Excess heat radiating from the stove, stovepipe or chimney.
Sparks or hot coals flying outside the stove.
Flames shooting out of chimney cracks.
Heat conducted from the chimney to a combustible material.
Flames or hot ashes spurting out of the chimney.
Most of these dangers can be avoided with proper installation. Stove manufacturers include detailed safety instructions with each product. In addition, Underwriters Laboratory (UL) tests and lists stoves that meet standards developed in cooperation with the Fireplace Institute, the Wood Energy Institute and the National Fire Protection Association.
Other safety suggestions are
Read the instructions provided by the manufacturer for proper installation and follow them exactly.
Allow a clearance of at least 36" on all sides of the stove to prevent scorching or possible fire. This distance can be reduced by installing approved radiation shields. Such shields should be placed under the stove on all surfaces except concrete.
Keep as much of the pipe as possible inside the house to retain heat. The pipe should be well insulated where it passes through a wall or roof. The Wood Heating Alliance recommends using stove pipe-not galvanized steel ducts-to vent the stove to a chimney.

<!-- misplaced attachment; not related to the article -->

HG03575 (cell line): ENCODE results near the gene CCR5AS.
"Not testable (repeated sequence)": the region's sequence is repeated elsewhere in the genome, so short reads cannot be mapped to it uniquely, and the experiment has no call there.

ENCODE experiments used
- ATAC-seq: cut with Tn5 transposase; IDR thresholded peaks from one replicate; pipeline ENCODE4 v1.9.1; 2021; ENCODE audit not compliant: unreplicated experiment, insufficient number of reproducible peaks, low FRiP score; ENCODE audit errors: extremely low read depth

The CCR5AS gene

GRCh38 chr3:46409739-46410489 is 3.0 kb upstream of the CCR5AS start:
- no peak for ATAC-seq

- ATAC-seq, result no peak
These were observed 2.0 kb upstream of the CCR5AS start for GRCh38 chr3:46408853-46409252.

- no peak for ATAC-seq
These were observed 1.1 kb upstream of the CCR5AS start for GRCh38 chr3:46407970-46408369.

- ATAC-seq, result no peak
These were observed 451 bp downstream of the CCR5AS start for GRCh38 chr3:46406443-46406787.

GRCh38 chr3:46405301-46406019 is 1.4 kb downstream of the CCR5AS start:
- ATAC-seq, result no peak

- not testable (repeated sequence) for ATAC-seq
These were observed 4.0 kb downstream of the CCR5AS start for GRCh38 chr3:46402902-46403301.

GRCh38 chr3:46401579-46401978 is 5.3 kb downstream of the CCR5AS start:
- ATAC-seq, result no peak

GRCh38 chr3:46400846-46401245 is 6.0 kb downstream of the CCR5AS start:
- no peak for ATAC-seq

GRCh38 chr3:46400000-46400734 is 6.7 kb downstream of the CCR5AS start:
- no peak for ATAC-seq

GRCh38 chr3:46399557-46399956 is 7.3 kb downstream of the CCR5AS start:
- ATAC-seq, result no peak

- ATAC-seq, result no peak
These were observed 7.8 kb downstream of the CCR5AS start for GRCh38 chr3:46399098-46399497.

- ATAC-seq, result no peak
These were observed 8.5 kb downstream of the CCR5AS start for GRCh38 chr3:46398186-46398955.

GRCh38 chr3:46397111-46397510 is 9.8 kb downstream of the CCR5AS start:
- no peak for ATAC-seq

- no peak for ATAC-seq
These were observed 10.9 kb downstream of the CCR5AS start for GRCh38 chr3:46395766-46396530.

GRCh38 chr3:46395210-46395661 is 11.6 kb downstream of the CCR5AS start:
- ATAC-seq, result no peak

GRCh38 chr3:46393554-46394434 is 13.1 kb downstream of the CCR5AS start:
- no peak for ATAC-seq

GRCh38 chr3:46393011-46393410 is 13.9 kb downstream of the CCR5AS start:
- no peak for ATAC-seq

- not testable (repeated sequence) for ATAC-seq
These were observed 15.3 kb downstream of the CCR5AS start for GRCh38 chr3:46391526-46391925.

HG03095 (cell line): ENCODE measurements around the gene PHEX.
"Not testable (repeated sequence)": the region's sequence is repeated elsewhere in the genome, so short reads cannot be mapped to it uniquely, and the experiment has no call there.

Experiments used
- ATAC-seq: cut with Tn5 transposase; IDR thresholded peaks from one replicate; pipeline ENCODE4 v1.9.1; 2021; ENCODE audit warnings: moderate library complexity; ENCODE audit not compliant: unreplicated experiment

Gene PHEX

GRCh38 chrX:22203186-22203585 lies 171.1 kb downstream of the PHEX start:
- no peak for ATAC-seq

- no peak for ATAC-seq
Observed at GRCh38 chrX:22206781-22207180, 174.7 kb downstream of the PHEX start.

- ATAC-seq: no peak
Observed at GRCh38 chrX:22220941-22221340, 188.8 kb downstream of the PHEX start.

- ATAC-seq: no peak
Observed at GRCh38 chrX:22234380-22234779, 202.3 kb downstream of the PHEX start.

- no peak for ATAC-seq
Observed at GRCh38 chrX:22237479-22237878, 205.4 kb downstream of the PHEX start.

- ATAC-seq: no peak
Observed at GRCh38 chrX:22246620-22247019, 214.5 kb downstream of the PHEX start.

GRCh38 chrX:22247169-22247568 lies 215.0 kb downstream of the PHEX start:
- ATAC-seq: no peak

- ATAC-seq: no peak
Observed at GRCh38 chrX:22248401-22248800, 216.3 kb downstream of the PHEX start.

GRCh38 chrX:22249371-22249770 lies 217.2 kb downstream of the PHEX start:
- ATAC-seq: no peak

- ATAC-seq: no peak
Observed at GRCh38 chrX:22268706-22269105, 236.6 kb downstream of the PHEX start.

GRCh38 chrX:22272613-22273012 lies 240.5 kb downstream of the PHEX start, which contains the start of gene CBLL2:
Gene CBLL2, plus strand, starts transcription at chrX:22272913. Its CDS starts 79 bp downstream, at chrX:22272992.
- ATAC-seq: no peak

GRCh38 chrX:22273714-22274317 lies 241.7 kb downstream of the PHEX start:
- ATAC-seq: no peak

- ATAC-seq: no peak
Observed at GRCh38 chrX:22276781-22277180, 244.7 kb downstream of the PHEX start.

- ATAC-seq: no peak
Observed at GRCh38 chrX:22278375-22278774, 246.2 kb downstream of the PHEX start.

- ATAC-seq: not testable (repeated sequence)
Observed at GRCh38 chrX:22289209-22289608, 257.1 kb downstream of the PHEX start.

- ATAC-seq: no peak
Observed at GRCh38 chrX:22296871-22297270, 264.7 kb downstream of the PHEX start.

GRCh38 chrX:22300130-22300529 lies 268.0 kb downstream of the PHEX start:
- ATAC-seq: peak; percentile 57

To vent the stove into an existing chimney, the chimney should be clean, in good repair, of heavy material and large enough to handle the pipe. Furnace chimneys may not be heavy enough, but fire place chimneys usually are. If a fireplace chimney is used, however, the fire place must be sealed off below the stovepipe.
The chimney should extend about 3' above the highest point of the roof and should always be kept clean and in good repair (as should the stove pipe).
A stove designed to burn wood should be used for just that. Do not try to burn coal unless you have a special grate for coal. Some kinds of coal produce far more intense heat than wood and can damage a standard grate and perhaps even the inside of the firebox.